It also helps that Better Call Saul does not feel and look like Breaking Bad. Both shows are set in Albuquerque, New Mexico. But Better Call Saul shows a different side of the city than the places that Walt and Jesse would frequent. The law offices of Hamlin, Hamlin & McGill are going to be a predominant location for this show. They present a different kind of work environment than the car wash. Even the shot composition is slightly different. Jimmy isn't frequently shown in tight closeups like Walt and other notable characters were on Breaking Bad. He is often just a part of the frame to further showcase how little he actually is in the legal system of this community.

Jimmy has no respect as a lawyer. He is begging for clients and trying to con people into needing representation. It's horrible that he wants the two skater brothers to get hit by a car in order to provide legal services to the driver. And yet, he's not as big an expert on conning people as he will become. Jimmy is not a smooth talker. Multiple times he has to rehearse what he is going to say. His public persona really is a performance. A mask he wears in order to try and make it in this system. He hasn't embraced his inner criminal yet - even though that side is always apparent. He's a planner. He needs to compose himself. And yet, that doesn't make him that well prepared for when things don't go according to his plan. When the driver in the con decides to drive off afterwards, it throws everything off. Once the show finally catches up with her, an elderly Latina woman gets out of the car. That wasn't the woman Jimmy was expecting to con. What's the story there? Whatever it is, it will lead Jimmy into conflict with Tuco. Yes, the ending is pandering a bit to Breaking Bad fans. But it was a satisfactory ending to a competent premiere.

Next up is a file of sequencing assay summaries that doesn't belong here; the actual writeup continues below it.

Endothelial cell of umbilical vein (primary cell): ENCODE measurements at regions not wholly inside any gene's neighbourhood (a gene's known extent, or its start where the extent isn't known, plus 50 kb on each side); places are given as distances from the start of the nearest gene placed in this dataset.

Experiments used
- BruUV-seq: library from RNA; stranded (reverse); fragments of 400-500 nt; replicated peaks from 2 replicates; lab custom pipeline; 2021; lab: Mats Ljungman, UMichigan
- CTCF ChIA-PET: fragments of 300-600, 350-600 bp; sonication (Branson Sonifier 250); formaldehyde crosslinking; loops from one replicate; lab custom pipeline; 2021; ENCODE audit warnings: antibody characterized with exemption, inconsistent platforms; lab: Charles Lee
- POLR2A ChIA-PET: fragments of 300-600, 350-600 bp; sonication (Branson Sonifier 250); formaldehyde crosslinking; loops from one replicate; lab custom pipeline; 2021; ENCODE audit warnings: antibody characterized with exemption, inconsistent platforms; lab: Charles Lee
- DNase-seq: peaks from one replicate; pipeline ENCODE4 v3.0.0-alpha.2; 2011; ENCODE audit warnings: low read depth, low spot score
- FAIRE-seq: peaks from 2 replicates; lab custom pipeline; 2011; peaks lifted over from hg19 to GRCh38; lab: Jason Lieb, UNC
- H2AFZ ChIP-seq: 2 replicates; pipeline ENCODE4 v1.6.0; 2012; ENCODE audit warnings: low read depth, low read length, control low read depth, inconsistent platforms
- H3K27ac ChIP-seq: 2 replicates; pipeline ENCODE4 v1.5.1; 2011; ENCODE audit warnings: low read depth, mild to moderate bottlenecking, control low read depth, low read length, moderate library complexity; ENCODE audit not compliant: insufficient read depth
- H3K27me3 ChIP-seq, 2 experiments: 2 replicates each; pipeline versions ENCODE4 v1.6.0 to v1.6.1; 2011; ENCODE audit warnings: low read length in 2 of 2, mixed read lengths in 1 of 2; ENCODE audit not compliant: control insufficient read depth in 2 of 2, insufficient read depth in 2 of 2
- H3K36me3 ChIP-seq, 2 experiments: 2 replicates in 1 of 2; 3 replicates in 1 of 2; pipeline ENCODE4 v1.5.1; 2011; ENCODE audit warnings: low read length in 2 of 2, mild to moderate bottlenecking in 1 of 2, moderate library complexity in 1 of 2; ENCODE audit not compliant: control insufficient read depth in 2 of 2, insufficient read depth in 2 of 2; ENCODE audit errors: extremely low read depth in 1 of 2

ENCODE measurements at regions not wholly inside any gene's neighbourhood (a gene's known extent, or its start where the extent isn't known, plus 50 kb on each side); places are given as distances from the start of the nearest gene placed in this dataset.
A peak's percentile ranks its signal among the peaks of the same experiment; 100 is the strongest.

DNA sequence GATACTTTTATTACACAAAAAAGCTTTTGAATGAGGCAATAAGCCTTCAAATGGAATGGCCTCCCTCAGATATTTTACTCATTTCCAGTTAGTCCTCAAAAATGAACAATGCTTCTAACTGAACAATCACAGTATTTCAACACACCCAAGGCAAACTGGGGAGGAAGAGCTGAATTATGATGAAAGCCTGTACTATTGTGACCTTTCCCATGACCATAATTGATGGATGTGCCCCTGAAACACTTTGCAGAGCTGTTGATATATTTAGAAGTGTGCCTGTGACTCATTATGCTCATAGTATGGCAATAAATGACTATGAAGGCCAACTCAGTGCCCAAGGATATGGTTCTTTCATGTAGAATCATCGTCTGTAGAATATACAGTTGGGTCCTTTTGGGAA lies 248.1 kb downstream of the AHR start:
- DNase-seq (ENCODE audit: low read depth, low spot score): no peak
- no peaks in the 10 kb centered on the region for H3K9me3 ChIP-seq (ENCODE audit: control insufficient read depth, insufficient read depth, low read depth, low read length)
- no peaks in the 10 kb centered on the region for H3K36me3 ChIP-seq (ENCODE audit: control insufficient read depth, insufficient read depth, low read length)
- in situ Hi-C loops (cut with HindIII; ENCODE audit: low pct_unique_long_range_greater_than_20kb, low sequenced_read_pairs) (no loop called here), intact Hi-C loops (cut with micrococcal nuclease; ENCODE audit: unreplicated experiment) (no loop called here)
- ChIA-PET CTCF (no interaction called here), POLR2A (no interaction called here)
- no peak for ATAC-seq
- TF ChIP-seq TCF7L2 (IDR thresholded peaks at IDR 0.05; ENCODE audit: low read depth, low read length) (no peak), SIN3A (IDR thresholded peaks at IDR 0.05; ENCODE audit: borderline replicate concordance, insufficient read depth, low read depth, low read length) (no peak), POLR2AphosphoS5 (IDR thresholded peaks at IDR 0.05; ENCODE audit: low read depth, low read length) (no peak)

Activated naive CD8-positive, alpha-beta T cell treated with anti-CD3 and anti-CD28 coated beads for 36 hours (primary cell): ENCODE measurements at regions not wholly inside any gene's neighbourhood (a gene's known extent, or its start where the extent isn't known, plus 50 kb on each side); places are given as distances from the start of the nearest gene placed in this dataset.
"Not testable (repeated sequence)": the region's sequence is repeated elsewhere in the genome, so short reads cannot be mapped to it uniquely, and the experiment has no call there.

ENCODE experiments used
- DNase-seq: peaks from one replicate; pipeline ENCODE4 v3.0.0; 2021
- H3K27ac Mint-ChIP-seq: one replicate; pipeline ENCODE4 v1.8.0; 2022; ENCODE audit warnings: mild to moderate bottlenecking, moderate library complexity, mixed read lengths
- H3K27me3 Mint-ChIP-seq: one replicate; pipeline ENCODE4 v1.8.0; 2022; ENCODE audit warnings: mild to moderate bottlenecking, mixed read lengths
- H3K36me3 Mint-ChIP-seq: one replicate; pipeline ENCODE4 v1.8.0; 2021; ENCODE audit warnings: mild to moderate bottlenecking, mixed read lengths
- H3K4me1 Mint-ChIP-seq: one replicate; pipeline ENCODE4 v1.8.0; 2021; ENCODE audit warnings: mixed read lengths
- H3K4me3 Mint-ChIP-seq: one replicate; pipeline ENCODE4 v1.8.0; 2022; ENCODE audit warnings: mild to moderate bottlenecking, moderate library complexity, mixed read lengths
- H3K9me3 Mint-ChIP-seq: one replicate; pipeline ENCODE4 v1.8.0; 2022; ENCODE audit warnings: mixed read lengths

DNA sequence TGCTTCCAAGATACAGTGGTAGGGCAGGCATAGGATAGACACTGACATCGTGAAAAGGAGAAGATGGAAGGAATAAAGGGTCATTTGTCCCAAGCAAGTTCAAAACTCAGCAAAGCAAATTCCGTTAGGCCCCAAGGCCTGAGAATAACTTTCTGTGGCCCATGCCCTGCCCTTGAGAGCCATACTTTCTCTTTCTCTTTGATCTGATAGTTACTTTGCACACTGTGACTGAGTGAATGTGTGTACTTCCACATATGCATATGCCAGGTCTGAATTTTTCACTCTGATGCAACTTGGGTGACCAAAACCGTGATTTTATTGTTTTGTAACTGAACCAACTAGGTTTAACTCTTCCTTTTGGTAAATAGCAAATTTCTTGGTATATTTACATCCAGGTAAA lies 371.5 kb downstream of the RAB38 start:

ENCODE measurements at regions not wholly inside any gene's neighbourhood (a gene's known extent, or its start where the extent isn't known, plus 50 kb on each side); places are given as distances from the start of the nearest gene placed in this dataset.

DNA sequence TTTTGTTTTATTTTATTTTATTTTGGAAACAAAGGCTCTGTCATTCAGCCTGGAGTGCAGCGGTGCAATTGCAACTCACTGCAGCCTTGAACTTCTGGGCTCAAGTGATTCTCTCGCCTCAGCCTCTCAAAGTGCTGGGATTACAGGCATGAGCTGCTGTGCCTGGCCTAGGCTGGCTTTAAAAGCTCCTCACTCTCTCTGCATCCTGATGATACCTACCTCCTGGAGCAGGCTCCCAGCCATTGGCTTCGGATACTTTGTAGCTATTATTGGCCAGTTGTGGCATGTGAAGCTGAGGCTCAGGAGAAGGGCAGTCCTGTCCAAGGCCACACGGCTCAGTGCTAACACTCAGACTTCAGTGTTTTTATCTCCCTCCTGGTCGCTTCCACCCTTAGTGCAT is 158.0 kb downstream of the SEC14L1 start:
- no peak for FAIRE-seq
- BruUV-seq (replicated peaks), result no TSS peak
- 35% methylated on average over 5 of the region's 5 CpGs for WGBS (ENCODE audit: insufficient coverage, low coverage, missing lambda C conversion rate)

Some more thoughts:
  • "Uno" was written by Vince Gilligan & Peter Gould and directed by Vince Gilligan.
  • Any guesses on what Chuck's illness is? What about the couple involved in an embezzlement scandal? How will they factor into this season?
  • Even though their interaction is minimal, I'm really looking forward to the show delving deeper into the relationship that Jimmy and Mike have. They had a history that Breaking Bad didn't really showcase. Now, they are given that opportunity to do so.
  • Chuck's lines about Jimmy needing to be patient and potentially changing his name were clear allusions to his future success.
  • But his later success will come at a cost. That's a path that has already been determined for the character. He is destined to run into Walter White and then seek another identity change to hide in Omaha working at a Cinnabon always looking over his shoulder. Damn, that teaser is just amazing. It provides his most emotional moment as he's forced to relive the past by just watching his old commercials as Saul Goodman. Being a lawyer really is all he wants to do in life.